• Thanks Noel, yes many people have complained that the stock USAT power routing stinks, just like the Aristo microswitch on the #6.

       

      Interesting about the throw distance on the LGB SW not enough for that switch.

       

      I do the same as you, I put hard jumpers "around" each switch so there is no power routing through the points to the stub rails, in my case that is often a 10 amp load... I jumper with 14 gauge solid wire.

       

      Greg

    • July 17, 2019 10:56 PM EDT
    • Greg Elmassian said:

      Noel, I would be curious of the fixes you had to apply. The USAT switches have a nice looking frog, but I have heard a few things about them, mostly on the electric switch motor and the power routing.

       

      Greg

       

      Greg  . We dump the points micro sw. It's crappy set up... that only operates off and on to power to the frog.. To us.. it a headache. We add a LGB power routing unit that has two assessor switches for the points and frog power routing. Goes on end of a LGB Sw. motor.. This will add track power to the frog in direction points are set.   With the second Routing Sw. we usually use it to operate a ground Signal.

      Other thing is the LGB motors has a short tie bar movement.  By drill and tap a new screw hole in the Sw. tie bar and move one point out a little, its makes the point a little wider.  Our  LGB Sw motor work fine with a little adjustment. Just have to check for good clearance for wheel flanges.  Like Bachmann's has some wide ones..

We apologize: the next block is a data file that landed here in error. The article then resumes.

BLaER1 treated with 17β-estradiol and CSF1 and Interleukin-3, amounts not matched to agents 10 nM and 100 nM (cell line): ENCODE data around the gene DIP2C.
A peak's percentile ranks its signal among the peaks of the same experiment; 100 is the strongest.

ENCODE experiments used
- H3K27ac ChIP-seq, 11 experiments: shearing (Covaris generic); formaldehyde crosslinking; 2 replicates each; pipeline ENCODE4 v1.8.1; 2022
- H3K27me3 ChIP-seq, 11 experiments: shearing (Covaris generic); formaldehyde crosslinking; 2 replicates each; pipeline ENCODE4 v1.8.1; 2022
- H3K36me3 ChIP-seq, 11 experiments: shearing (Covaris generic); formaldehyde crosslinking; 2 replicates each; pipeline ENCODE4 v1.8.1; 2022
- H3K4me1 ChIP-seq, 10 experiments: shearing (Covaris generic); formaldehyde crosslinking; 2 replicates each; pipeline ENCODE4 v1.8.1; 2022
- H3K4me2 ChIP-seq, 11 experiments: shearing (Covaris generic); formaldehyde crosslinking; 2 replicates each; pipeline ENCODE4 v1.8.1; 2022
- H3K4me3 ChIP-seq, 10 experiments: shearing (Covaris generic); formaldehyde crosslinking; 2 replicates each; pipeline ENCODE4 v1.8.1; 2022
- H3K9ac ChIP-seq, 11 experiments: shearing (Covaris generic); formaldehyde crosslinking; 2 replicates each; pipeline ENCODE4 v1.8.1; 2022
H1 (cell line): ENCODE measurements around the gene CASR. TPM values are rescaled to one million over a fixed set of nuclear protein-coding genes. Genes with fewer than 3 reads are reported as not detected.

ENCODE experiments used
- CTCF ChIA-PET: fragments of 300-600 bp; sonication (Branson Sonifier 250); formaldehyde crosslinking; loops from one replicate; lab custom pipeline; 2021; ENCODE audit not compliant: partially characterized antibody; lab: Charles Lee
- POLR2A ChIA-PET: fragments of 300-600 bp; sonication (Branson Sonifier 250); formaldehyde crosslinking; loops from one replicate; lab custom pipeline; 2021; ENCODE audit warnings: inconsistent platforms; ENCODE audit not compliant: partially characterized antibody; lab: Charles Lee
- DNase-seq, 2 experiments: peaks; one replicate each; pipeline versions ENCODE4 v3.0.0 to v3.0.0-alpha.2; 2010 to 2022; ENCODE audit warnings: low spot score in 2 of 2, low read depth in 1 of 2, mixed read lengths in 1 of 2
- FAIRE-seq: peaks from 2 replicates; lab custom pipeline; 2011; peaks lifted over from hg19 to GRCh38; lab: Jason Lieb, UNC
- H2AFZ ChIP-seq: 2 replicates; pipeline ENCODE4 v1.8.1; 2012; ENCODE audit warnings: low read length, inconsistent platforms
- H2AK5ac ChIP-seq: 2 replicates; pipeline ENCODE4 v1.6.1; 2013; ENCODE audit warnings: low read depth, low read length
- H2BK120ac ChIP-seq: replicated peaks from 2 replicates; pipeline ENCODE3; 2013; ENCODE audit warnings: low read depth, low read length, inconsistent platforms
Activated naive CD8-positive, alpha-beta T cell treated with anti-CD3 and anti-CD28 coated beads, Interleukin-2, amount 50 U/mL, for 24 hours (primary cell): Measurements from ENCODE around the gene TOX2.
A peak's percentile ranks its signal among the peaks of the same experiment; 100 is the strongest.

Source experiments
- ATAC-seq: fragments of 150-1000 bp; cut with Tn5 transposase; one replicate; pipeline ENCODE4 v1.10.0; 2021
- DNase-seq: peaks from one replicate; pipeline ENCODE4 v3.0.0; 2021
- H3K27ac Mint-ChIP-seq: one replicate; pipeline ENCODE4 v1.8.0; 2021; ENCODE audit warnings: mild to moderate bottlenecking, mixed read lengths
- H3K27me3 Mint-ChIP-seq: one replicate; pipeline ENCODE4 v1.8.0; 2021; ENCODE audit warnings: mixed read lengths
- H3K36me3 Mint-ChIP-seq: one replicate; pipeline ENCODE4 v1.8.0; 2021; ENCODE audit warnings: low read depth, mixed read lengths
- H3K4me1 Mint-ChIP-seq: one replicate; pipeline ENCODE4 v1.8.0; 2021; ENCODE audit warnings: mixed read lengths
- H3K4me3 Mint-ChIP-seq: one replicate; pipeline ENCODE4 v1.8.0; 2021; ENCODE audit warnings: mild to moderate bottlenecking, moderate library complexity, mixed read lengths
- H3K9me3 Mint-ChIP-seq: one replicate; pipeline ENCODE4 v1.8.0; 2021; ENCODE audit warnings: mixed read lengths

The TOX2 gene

Photos to follow.

      Original small screw hole showing and now re-drilled so one points moved out a little.

       

       

      Showing the LGB routing unit added to the LGB Sw. motor, and where the other 10 R. ( Aristo ) is coming out.

      We mounter this on a metal plate,  now easy to adj. or remover as one pc.

       

      Bottom side of plate to show frog wiring back to LGB routing unit. No more Mirco Sw problems. Very easy fix.

      A good idea if doing this,  you should power up tracks on both side of your tracks Sw. Don't depend on using your Sw as a thru long distance track power supply.  The small Gage wire as jumper on the Sw has to be small enough to move freely and can't take a lot of amperage to power up any added distance with out tied into your power buss sys.

      Guess a R.R.never really get finish   All things to do. I have two more long Switches to work on yet and maybe use in another area for longer trains.

    • July 17, 2019 8:56 PM EDT
    • Noel, I would be curious of the fixes you had to apply. The USAT switches have a nice looking frog, but I have heard a few things about them, mostly on the electric switch motor and the power routing.

       

      Greg

    • July 17, 2019 8:49 PM EDT
    • Repairing another problem that is at Backers Acers Yard.  We have this darn "S" Curve to get rid of.  Taking this Aristo SW out and install a Nbr 6 long switch. It looks bad withlong trains coming out of the yard.

       

       

      A better view of the area that leads to the main line.

      .

       

      This is the Nbr 6 long Track Switch ( I think its a USA Switch)  that took me all day just to rebuilding the points and adding a LGB sw.motor w/ routing frog switch added.

      Had to make the point little wider that what it came with to be able to use the LGB Sw motor for its throw.

       

      Tomorrow I will cut it in.

       

       

      .